Turkey’s Erdoğan to speak to Finland amid spat over NATO membership

Turkish President Recep Tayyip Erdoğan said he will speak to Finland on Saturday as he reiterated his opposition to Finnish and Swedish NATO membership bids over their history of hosting groups designated as terrorists by Ankara.

The Turkish president said he had discussed the issue with the Dutch prime minister on Friday and would also speak to Britain on Saturday. He did not specify who he would speak to in Finland and Britain.

Turkey is blocking the membership applications of Finland and Sweden citing their tolerance or outright support for terrorist groups such as the Kurdistan Workers’ Party (PKK), which has fought a four-decade war for autonomy from Turkey at the cost of 40,000 lives. On Wednesday, Turkish President Recep Tayyip Erdoğan said he told allies he would say no to Sweden and Finland.

“Of course we will continue all these discussions for the sake of not interrupting diplomacy,” Milliyet newspaper cited Erdoğan as telling reporters.

“Currently there is a terrorist organization in many European countries, especially in Germany, in the Netherlands, in Sweden, in Finland and in France,” he said.

Earlier on Friday, Finland President Sauli Niinisto said his country will commit to ensuring Turkey’s security as a future NATO member.

Niinisto made the pledge at the White House, where he met with U.S. President Joe Biden alongside Swedish Prime Minister Magdalena Andersson.

"Finland has always had proud and good bilateral relations with Turkey. As NATO allies, we will commit to Turkey's security, just as Turkey will commit to our security," Niinisto said in televised comments. "We take terrorism seriously. We condemn terrorism in all its forms and we are actively engaged in combating it. We are open to discussing all the concerns Turkey may have concerning our membership in an open and constructive manner.”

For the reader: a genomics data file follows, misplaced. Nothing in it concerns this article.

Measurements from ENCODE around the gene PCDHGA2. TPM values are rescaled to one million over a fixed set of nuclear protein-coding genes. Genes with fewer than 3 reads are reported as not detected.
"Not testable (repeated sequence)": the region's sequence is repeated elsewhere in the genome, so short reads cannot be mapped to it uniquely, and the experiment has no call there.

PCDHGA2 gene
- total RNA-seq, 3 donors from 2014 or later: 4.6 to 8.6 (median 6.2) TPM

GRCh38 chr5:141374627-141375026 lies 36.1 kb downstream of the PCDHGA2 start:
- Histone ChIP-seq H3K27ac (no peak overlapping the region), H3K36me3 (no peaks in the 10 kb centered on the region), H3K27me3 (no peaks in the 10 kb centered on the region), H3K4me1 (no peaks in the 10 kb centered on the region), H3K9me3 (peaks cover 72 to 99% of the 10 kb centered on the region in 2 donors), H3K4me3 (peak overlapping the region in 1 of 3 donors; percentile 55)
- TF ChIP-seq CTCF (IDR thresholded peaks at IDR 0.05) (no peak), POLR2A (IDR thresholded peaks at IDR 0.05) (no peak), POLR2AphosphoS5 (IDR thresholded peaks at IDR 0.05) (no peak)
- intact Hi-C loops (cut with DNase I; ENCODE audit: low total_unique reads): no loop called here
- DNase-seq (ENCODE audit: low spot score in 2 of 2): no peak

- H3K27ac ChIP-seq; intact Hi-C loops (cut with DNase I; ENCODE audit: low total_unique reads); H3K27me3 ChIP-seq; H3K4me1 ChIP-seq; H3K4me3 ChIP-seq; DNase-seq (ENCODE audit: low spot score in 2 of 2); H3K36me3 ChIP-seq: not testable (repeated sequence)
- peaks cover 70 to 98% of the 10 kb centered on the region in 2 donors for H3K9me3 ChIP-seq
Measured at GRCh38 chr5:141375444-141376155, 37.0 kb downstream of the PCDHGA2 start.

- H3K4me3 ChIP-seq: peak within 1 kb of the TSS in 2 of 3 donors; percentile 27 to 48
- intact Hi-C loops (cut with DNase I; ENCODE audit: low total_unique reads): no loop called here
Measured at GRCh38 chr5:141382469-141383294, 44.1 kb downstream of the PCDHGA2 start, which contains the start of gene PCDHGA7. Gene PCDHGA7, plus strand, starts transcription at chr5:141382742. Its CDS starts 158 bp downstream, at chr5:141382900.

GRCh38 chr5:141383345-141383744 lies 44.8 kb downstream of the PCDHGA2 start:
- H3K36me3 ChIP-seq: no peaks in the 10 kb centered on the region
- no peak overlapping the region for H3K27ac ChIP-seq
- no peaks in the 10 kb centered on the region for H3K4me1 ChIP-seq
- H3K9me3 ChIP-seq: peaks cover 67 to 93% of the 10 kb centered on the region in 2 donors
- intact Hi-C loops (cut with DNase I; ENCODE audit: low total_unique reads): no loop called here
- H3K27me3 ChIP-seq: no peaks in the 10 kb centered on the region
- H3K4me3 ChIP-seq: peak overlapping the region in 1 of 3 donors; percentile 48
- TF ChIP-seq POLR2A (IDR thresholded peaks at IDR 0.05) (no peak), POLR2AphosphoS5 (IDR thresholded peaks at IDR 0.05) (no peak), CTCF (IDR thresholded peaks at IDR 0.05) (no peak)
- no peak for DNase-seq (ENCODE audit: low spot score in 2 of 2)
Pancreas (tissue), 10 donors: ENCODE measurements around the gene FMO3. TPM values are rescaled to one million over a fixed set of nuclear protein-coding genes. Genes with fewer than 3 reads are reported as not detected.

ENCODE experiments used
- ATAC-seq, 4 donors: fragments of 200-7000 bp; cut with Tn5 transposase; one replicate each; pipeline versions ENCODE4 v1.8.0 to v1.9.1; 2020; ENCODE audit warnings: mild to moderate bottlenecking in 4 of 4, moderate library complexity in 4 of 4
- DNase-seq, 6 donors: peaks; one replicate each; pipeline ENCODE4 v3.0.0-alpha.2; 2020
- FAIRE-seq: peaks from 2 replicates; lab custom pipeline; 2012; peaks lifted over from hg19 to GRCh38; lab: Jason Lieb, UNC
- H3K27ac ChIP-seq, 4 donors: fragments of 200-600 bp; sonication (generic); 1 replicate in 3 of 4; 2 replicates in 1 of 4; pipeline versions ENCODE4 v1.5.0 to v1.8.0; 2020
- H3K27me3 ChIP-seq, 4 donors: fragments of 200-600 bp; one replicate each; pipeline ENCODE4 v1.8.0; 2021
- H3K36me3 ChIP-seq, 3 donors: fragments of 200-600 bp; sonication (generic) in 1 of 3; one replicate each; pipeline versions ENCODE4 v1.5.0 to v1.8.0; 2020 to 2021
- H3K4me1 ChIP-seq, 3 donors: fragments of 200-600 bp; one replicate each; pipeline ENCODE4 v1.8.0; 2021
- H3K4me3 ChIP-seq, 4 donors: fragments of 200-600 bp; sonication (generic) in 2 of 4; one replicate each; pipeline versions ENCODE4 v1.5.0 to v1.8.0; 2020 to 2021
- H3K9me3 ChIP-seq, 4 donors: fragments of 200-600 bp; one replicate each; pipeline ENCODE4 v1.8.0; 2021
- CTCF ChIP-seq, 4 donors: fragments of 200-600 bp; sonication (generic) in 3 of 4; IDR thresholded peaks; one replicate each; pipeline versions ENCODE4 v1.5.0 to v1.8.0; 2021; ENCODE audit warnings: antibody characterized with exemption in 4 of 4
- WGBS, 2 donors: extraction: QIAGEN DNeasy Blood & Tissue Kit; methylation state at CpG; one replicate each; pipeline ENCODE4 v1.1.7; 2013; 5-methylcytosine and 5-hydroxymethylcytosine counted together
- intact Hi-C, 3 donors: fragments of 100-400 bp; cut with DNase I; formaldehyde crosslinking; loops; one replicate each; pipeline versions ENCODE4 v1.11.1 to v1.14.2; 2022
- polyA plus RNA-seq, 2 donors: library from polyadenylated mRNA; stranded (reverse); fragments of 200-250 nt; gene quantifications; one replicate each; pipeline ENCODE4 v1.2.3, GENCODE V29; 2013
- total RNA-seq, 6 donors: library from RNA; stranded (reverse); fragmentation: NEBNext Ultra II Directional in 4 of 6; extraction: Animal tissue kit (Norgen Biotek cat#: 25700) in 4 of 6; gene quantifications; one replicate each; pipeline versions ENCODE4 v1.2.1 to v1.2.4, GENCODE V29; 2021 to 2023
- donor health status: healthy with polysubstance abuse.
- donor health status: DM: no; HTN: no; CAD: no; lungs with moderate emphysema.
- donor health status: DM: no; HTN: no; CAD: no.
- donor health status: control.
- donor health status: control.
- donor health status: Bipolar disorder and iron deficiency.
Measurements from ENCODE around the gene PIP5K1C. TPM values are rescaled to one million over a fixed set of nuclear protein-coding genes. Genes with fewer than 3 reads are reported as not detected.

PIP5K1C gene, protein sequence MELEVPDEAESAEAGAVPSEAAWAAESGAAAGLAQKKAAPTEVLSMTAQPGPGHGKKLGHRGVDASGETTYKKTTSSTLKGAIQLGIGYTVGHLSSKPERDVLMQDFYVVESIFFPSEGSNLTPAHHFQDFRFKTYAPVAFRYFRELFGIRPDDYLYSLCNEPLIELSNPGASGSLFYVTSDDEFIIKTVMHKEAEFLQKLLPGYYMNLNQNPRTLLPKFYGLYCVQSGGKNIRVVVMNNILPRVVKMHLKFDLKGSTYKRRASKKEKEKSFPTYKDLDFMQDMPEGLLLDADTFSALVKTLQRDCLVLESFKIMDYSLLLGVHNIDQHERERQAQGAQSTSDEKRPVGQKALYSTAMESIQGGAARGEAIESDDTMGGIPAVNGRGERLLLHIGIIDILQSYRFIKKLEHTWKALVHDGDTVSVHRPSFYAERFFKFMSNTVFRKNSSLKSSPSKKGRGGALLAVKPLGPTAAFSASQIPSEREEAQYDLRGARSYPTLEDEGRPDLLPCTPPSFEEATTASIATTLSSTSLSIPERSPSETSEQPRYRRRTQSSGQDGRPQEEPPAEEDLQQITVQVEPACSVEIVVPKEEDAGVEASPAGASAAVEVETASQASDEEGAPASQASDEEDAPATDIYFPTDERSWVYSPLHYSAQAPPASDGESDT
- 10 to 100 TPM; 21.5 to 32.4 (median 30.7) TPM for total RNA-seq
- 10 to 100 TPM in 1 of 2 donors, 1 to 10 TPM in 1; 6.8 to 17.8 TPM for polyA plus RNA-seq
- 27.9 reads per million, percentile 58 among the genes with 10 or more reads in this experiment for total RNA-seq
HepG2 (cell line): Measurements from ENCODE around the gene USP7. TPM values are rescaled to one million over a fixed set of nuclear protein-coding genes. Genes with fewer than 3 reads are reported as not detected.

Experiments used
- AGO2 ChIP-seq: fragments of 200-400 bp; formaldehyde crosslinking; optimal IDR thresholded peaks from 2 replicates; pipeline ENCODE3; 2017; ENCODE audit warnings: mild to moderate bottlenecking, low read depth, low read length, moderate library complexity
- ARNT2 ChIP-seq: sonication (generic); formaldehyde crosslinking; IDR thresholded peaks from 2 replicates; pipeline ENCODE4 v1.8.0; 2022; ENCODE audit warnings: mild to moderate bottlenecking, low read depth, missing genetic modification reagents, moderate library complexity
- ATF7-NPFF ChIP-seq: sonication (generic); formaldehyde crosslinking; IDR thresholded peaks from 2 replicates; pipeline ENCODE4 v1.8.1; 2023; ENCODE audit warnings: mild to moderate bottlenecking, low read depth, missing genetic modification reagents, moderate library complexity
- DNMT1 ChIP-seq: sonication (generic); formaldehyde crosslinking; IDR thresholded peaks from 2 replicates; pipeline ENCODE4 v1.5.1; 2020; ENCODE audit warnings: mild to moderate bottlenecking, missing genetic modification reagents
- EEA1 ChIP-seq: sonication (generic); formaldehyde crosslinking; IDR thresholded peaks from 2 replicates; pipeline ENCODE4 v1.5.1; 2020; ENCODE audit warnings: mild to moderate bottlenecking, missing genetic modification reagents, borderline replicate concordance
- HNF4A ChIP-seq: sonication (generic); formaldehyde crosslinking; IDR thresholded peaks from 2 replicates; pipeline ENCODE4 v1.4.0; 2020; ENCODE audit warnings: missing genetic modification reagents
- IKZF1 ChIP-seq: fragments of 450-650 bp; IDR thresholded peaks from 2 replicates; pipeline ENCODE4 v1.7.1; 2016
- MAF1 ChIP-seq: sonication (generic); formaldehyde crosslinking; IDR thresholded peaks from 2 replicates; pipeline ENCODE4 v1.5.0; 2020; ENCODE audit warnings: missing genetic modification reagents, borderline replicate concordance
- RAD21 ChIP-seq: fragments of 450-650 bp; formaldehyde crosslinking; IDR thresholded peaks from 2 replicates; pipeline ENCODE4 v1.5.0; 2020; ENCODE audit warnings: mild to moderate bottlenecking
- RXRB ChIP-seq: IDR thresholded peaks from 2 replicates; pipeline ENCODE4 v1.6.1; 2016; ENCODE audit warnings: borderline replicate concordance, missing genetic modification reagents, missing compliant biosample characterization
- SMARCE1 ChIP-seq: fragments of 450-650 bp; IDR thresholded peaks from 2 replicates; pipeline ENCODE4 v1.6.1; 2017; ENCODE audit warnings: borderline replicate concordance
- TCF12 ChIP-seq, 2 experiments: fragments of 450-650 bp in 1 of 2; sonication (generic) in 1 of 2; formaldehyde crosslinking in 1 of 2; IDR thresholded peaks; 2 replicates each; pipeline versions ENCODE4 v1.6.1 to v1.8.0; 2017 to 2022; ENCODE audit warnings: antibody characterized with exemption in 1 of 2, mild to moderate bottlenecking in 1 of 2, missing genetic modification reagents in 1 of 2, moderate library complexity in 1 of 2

Turkey says Finland and Sweden have failed to agree to requests for the extradition of dozens of terrorists over the past five years. It says they included members of the PKK and Gülen Movement, which it blames for planning a failed military coup in 2016. Both countries deny charges of supporting terrorism.

Sweden is "having a dialogue with all NATO member countries, including Turkey, on different levels to sort out any issues at hand," Andersson said.

Biden said the two countries have Washington's "full, total, complete backing" for NATO entry. The White House will submit reports on their assession to Congress ahead of a vote on membership, he said.

Erdoğan is objecting to their NATO membership ahead of presidential and parliamentary elections scheduled to be held by June next year. In past elections, he has played on issues of national concern to bolster his support, which has waned over the past year due to economic instability including soaring inflation.

On Thursday, Turkey’s state-run Anadolu news agency reported that Swedish-made AT4 rockets had been used in attacks on the Turkish army. Citing unidentified security sources, it said as many as 35 of the rockets had been found in southeast Turkey and northern Iraq, where the PKK has bases, since 2018.

(This article re-leads with Erdoğan’s remarks)

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